If this is the way we imagine God’s realm, this reading can be read very differently. Imagine you live a life of fear. There are so many things we don’t understand, and surely this means that people are going to take advantage of us. We’re afraid of those people, the others, the ones they talk about in hushed tones and view with suspicion. You’re afraid of someone coming and stealing your stuff, or taking your job, or threatening your traditions. The more you have, after all, the more others can take from you. Those who Jesus mention in this reading? If they’re in prison, they probably deserve what they get. The stranger should just go back to where they came from. The hungry and thirsty should just pull up their socks and get a job. Me? I’m just looking out for number number one and if I have to live behind a wall of suspicion and fear of others, so be it.
To me, this sounds like hell. I don’t want to be afraid. I don’t what to be guarded when meeting someone new because of a general mistrust of people. I want to believe that people are generally good and kind, thoughtful and are willing, given the opportunity to stick up for people who are bullied, help people in pain. If I can’t believe this about the others I share this planet with, why am I here? This is hell, but what if the secret to hell is that the gates aren’t locked – you can leave any time.
Now if heaven isn’t limited to life after death, maybe it’s more like a parallel existence. Have you ever gone to a movie with a friend after discussing it, you wonder if you’ve seen the same movie. Maybe it’s been a book club where different readers pick out totally different ideas and themes. Maybe this world and the realm of God is like that. Some of see the hot oatmeal and others only see the empty space of the bubbles. Some of us see the world as a cruel and frightening place but some have one foot in God’s realm and see the good, the beauty, the holiness. Maybe some do more than simply see this but go about creating it.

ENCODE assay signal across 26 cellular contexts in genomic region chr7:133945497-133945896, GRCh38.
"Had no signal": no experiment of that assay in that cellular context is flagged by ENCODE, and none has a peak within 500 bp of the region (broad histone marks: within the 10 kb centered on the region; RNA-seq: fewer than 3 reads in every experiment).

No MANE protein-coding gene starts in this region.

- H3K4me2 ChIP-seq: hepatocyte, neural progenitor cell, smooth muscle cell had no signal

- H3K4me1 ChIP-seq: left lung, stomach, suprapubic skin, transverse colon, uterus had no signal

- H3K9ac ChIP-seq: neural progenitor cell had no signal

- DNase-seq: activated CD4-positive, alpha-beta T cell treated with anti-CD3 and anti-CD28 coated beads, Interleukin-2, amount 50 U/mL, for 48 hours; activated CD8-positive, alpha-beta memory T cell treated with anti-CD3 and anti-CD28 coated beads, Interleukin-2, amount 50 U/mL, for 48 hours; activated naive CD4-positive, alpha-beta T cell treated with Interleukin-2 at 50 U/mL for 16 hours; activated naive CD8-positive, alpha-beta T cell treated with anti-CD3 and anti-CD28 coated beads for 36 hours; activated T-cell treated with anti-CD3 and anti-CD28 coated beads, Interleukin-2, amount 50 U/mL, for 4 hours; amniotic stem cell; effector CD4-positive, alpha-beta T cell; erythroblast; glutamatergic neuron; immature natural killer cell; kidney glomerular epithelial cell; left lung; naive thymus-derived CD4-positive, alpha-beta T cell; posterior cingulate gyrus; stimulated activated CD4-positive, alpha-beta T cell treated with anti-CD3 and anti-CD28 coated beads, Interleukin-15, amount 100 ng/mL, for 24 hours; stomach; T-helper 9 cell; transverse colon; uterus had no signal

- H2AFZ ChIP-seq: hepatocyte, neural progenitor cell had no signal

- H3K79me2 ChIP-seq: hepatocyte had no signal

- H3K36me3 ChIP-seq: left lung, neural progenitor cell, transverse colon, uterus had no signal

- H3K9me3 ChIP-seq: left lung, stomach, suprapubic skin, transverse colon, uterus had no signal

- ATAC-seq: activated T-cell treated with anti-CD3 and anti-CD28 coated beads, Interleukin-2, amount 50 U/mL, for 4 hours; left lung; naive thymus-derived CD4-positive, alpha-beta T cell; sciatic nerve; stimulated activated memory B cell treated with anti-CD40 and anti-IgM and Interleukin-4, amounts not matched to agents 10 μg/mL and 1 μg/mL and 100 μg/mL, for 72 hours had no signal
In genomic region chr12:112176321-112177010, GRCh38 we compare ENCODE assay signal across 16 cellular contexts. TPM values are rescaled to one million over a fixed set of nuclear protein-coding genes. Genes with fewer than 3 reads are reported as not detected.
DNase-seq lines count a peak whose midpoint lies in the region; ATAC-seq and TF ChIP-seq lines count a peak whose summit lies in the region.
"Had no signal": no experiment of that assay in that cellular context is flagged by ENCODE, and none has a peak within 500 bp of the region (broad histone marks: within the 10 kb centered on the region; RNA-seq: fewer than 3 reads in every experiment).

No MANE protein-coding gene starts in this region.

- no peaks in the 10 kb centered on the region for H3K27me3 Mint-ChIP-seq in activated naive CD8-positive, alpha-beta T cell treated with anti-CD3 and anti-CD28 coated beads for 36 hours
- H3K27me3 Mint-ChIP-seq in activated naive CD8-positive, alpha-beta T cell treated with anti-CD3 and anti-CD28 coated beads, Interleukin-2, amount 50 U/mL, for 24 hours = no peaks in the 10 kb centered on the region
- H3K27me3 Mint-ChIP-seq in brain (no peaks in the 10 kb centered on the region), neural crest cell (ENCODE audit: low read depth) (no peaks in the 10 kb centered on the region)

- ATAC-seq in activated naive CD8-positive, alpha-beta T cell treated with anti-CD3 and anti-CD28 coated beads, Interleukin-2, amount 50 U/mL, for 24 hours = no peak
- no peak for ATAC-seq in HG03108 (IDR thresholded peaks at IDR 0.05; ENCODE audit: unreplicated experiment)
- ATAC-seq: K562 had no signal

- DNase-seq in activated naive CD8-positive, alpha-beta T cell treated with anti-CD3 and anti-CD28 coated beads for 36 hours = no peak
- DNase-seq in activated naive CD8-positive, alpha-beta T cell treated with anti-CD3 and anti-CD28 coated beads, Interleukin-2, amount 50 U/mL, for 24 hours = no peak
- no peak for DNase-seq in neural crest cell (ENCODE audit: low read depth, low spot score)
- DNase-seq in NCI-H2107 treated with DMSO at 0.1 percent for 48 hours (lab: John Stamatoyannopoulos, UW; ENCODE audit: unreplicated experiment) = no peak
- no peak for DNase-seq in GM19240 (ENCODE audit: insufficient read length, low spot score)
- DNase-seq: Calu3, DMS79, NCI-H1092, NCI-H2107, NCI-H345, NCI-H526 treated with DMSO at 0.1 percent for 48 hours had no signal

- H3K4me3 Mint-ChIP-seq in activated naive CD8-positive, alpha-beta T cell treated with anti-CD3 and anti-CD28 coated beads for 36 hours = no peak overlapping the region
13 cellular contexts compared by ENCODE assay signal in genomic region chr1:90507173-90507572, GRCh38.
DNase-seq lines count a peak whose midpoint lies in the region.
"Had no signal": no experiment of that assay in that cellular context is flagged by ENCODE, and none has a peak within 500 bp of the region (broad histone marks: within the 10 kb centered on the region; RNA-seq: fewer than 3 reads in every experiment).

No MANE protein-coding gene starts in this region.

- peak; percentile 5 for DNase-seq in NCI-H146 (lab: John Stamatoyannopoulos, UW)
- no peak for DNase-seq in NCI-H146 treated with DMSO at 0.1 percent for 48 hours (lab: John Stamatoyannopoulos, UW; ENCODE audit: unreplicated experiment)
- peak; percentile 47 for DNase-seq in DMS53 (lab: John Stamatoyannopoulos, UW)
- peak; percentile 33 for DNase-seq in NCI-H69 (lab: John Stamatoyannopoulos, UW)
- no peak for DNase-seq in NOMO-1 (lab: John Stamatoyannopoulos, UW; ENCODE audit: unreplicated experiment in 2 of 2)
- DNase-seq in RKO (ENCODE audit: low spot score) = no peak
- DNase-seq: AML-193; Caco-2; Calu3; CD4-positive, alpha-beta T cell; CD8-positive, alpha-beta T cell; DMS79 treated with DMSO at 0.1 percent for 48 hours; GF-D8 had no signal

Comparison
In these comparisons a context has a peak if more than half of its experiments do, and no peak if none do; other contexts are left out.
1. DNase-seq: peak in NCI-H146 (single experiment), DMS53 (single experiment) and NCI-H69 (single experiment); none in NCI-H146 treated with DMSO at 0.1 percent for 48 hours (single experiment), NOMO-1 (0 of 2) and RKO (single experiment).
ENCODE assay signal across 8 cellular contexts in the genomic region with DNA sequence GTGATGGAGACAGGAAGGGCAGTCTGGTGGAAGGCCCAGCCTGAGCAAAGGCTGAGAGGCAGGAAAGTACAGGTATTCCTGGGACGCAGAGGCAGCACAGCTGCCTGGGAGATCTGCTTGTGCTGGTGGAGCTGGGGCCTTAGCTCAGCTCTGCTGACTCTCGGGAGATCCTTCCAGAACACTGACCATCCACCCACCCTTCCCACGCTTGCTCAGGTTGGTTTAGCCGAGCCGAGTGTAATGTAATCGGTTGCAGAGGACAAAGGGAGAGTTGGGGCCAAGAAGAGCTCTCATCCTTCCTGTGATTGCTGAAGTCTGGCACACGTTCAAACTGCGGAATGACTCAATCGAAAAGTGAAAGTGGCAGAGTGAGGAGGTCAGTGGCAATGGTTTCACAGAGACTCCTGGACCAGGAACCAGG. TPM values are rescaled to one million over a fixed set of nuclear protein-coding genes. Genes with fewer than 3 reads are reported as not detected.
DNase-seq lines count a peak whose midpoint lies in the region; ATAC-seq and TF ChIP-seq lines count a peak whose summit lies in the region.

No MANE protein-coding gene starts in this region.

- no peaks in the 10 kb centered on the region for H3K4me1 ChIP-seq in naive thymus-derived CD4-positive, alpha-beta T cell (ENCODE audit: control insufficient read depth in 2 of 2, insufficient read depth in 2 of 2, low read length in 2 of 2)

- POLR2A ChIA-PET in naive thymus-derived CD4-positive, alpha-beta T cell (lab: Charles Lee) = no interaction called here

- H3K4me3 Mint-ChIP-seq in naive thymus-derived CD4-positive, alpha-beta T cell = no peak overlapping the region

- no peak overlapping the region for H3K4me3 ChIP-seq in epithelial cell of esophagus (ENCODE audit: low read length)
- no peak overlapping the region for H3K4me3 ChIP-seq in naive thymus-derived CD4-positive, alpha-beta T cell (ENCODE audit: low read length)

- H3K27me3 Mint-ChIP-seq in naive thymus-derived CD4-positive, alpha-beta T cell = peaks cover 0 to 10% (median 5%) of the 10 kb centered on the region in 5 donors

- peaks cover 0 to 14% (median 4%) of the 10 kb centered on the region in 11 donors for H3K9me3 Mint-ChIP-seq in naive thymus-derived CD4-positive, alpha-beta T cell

Imagine you live in a world that sometimes seems frightening. There are so many things that we don’t understand, but this is a great opportunity to learn. Sure, we have more privilege and wealth than others but that gives us the power to speak for those without a voice. Yes, there will be those who’ll take advantage of us or try to steal from us but they’re in the vast minority. And those of whom Jesus speaks? If they’re hungry we have room at our table and we can always throw another potato and some water in the soup. Visit the imprisoned? It’s always a good time to make a new friend and who knows, maybe next time, it’ll be one of us that’s hoping someone will come and visit.
This to me, sounds like heaven. It sounds like a place where God’s love is known and all people are treated with grace. This to me also sounds like a place that we can go. Jesus said that’s it’s near and he’s the one to lead us on our own exodus from slavery to liberation, from this age into the age to come, from bondage to fear and greed and hatred, to a place of freedom.
If the gates to hell are unlocked and we can leave whenever we want, then maybe the gates to heaven are also wide open – we’re simply asked to not enter alone, but to bring with us one of the least of these, the siblings of Christ.